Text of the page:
The Nagpur bench of Bombay high court issued a notice to the state government for non-framing of regulations under the Maharashtra government Servants Regulation of Transfers and Prevention of Delay in Discharge of Official Duties Act, 2005.
A division bench, comprising justices Sharad Bobde and MN Gilani issued notice on a public interest litigation filed by Nagpur Chamber of Commerce Limited (NCCL) who contended that framing of said regulations would rule out red-tape and harassment of common man.
The notice, may in a way, benefit Anna Hazare's campaign for a citizen's charter (Citizen's charter is defined to mean a list of facilities or services rendered by the office or department, together with the time limit for providing such facility or services to the general public). The notice asks the government to file reply in two weeks.
According to the NCCL secretary, Tejinder Singh Renu, the inordinate and unjustified delay by state law department and general administration department has made this law redundant and toothless.
The PIL claimed that main cause of corruption is total lack of accountability in government offices and the inordinate and inexplicable delay by officials to process a simple application which often forces people to shell out money.
The issue was highlighted by Anna Hazare before Maharashtra government. The state government came up with the Maharashtra Government Servants Regulation of Transfers and Prevention of Delay in Discharge of Official Duties Ordinance, 2003 on August 25, 2003.
Thereafter, the state legislature replaced the said ordinance with the Maharashtra Government Servants Regulation of Transfers and Prevention of Delay in Discharge of Official Duties Act, 2005 on May 12, 2006. The act was brought into force on July 1, 2006.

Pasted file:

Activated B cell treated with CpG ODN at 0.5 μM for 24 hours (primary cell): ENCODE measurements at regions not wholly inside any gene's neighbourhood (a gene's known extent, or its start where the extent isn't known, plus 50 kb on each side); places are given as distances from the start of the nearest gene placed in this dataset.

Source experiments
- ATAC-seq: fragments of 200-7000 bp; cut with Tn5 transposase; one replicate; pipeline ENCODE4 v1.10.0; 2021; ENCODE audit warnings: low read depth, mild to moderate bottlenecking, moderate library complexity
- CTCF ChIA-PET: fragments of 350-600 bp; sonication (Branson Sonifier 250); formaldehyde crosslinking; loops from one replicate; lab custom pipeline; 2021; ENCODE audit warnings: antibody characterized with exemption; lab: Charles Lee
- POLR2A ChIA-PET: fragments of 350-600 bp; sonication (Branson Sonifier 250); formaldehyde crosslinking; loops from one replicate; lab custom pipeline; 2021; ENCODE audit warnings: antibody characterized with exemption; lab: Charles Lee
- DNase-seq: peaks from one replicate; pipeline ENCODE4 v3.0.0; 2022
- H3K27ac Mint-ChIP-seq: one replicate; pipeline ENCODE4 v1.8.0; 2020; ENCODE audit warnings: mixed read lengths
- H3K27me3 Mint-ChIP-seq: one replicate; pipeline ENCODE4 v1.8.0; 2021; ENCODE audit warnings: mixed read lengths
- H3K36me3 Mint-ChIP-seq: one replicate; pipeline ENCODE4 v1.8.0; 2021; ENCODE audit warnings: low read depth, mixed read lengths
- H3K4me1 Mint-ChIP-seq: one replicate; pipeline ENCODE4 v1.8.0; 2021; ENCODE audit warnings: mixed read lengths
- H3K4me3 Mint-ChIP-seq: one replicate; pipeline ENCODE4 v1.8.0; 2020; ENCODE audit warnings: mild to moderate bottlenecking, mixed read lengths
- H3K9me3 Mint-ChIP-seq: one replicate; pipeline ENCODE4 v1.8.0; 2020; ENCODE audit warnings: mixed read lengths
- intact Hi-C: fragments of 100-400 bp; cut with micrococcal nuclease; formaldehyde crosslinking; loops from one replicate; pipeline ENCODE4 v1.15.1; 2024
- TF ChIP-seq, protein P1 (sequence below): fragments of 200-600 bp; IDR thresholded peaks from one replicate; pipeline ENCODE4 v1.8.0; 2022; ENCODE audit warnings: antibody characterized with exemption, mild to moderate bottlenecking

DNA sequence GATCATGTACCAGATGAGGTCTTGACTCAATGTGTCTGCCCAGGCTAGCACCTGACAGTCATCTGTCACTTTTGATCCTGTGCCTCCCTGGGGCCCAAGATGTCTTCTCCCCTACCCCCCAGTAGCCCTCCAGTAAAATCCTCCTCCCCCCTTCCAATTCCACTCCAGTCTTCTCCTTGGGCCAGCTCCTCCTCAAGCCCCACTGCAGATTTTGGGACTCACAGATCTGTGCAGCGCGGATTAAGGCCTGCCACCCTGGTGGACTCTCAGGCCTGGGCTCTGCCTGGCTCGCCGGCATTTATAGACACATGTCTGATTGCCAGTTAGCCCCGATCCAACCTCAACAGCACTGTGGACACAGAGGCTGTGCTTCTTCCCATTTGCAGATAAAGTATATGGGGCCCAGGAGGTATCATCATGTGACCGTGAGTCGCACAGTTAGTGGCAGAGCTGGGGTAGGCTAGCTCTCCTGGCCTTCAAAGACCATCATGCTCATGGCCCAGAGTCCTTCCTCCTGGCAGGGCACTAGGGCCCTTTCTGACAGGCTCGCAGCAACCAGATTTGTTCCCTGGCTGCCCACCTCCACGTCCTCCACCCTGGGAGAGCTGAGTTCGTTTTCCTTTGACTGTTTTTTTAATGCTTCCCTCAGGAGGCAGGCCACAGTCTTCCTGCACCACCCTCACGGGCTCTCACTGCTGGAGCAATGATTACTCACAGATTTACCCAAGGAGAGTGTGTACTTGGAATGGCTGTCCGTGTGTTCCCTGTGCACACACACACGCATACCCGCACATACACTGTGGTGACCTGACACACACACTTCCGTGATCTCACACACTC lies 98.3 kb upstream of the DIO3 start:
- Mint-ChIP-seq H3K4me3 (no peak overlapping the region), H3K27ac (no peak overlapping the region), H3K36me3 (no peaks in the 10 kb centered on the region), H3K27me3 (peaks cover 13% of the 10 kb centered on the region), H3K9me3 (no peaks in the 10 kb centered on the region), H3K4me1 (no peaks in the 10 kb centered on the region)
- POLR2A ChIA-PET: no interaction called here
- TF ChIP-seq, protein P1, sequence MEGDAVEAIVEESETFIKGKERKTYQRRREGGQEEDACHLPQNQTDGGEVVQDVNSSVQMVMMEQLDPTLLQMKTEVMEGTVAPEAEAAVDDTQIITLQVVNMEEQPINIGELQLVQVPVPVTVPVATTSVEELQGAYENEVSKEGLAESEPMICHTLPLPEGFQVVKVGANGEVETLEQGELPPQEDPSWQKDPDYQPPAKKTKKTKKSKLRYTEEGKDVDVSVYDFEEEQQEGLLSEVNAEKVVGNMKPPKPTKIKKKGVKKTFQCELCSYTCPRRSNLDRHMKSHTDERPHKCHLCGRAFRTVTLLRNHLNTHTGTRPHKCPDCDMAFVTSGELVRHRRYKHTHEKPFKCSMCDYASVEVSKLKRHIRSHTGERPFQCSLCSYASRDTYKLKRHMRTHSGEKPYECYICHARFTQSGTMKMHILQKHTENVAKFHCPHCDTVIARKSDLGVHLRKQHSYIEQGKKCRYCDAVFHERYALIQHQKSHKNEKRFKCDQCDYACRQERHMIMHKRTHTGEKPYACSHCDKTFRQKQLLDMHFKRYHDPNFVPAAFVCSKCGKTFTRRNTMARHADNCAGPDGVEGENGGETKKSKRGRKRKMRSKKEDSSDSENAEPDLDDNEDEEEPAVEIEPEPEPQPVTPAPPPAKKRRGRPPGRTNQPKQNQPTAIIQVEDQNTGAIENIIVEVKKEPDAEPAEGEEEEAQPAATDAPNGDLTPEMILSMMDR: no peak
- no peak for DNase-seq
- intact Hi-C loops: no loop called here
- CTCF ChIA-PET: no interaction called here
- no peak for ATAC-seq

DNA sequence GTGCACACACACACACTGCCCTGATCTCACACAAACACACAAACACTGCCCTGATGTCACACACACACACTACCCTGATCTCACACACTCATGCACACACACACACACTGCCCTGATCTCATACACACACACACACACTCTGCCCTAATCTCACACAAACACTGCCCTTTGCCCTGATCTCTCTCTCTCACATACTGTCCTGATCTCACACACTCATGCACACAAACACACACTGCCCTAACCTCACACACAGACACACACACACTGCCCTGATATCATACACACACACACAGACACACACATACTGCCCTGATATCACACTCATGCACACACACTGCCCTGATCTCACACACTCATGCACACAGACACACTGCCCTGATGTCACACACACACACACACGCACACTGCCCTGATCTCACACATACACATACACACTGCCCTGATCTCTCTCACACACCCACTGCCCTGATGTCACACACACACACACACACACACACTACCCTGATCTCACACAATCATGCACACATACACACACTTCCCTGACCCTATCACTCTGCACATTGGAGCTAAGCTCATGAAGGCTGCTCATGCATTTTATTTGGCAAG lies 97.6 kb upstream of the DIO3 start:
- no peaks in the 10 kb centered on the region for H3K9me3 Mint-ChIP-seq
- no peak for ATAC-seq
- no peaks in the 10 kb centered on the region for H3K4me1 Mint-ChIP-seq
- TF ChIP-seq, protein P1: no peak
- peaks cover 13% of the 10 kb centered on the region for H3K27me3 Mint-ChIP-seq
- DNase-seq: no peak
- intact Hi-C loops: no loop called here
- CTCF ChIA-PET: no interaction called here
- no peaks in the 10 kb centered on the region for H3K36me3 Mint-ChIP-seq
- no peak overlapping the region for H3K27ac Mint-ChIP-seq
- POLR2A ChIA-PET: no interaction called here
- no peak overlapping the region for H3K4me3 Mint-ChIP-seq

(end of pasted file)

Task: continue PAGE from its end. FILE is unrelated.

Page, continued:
The Act applies to all the government servants in the state service, including the All India Service Officers of the Maharashtra cadre. The act has two major limbs - Regulation of transfer of government servants and Prevention of delay in discharge of official duties by government servants.
The Act mandatorily requires every office and department of the State Government to prepare and publish citizen’s charter within six months from the date of the Act coming into force.
Under section 8 of the Act, if no final decision is taken within the period specified in the citizen’s charter by the concerned authorities then an action shall be taken against them by fixing the responsibility for inaction on them. However, despite enacting such a people-friendly act, the State Government had not drafted rules and tabled it before the State Legislature forthwith. The PIL demanded immediate formulation of rules to ensure good governance and instill accountability within state bureaucracy.
No file shall remain pending with any government servant for more than seven days. Further, it is incumbent to dispose of immediate files within 1 day or by the morning of the next day. Not only this but also, it is mandatory to dispose of the urgent files within a period of four days. It is necessary to decide and to take necessary action in any matter within a period of 45 days in respect of files which are not required to be referred to any other department. If any file is required to be referred to be any other department then, decision and necessary action thereon shall have to be taken within a period of three months.
Section 10(2) of the Act further goes to state that any willful or intentional delay or negligence in discharging official duties by the government servants shall amount to dereliction of duties and shall make such government servant liable for appropriate disciplinary action.